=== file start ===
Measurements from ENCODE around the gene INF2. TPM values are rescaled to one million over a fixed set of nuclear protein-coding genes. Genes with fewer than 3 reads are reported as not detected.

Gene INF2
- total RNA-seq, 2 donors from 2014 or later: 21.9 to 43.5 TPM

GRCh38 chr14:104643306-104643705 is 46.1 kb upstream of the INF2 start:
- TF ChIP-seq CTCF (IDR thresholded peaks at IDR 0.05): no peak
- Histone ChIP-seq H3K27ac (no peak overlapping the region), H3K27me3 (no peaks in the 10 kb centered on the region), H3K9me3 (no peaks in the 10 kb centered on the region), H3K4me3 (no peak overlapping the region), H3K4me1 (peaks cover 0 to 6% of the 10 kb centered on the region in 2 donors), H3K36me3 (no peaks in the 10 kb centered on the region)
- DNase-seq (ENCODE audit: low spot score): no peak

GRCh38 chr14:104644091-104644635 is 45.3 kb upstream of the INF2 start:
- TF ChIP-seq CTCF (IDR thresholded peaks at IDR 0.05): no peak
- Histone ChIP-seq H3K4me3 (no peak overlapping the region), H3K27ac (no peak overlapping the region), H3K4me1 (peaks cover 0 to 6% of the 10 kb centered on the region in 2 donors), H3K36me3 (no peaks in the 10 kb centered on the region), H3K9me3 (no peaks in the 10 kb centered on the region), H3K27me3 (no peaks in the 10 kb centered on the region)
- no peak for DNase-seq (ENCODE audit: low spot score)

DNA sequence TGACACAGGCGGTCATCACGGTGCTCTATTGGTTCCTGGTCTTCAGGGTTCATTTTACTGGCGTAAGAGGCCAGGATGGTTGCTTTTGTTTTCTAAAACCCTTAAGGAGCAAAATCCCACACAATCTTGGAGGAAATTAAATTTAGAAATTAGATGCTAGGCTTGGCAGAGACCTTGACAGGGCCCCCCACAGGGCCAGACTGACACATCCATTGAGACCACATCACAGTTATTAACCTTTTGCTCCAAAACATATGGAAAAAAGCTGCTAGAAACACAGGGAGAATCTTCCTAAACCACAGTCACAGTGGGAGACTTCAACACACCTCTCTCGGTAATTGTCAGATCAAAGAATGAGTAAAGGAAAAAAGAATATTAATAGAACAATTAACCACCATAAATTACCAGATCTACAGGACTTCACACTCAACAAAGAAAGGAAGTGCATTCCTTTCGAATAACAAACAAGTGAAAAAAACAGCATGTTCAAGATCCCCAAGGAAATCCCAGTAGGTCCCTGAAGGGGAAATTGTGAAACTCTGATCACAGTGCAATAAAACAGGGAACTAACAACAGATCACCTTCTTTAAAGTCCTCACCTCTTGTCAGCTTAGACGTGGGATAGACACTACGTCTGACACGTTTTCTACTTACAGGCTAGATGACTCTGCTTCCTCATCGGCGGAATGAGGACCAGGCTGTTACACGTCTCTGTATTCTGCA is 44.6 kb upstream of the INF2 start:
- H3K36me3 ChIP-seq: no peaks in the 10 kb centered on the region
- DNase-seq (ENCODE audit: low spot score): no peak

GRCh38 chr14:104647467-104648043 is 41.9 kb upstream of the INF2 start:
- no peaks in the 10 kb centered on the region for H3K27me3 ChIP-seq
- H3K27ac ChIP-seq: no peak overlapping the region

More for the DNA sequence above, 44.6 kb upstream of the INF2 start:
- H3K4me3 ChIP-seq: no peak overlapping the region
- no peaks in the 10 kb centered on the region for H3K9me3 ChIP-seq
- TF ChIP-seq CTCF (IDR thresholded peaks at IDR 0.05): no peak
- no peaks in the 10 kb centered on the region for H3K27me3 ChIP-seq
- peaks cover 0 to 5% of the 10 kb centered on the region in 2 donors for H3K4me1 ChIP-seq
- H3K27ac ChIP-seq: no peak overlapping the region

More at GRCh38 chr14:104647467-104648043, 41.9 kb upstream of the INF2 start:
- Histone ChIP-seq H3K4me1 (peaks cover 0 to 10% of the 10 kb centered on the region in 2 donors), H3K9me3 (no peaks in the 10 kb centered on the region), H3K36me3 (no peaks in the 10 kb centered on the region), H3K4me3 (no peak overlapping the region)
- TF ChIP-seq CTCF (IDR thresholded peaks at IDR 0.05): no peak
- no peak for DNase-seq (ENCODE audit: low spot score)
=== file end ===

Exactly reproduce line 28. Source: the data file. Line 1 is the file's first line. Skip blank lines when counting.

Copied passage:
- no peak for DNase-seq (ENCODE audit: low spot score)